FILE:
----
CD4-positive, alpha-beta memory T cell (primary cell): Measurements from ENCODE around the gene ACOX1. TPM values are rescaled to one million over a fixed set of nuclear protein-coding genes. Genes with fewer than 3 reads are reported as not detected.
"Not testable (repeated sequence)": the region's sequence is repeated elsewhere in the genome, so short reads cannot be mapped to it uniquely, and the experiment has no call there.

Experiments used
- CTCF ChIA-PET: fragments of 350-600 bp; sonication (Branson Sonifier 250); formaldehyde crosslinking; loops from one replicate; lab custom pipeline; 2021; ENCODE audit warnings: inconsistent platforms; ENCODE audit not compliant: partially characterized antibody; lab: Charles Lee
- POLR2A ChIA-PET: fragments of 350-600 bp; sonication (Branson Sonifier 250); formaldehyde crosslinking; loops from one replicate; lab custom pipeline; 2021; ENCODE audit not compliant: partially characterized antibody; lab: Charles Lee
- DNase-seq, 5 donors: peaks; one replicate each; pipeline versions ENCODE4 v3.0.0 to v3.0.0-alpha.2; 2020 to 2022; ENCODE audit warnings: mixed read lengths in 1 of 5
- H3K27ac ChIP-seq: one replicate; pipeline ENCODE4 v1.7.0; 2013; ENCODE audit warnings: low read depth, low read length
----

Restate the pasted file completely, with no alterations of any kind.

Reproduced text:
CD4-positive, alpha-beta memory T cell (primary cell): Measurements from ENCODE around the gene ACOX1. TPM values are rescaled to one million over a fixed set of nuclear protein-coding genes. Genes with fewer than 3 reads are reported as not detected.
"Not testable (repeated sequence)": the region's sequence is repeated elsewhere in the genome, so short reads cannot be mapped to it uniquely, and the experiment has no call there.

Experiments used
- CTCF ChIA-PET: fragments of 350-600 bp; sonication (Branson Sonifier 250); formaldehyde crosslinking; loops from one replicate; lab custom pipeline; 2021; ENCODE audit warnings: inconsistent platforms; ENCODE audit not compliant: partially characterized antibody; lab: Charles Lee
- POLR2A ChIA-PET: fragments of 350-600 bp; sonication (Branson Sonifier 250); formaldehyde crosslinking; loops from one replicate; lab custom pipeline; 2021; ENCODE audit not compliant: partially characterized antibody; lab: Charles Lee
- DNase-seq, 5 donors: peaks; one replicate each; pipeline versions ENCODE4 v3.0.0 to v3.0.0-alpha.2; 2020 to 2022; ENCODE audit warnings: mixed read lengths in 1 of 5
- H3K27ac ChIP-seq: one replicate; pipeline ENCODE4 v1.7.0; 2013; ENCODE audit warnings: low read depth, low read length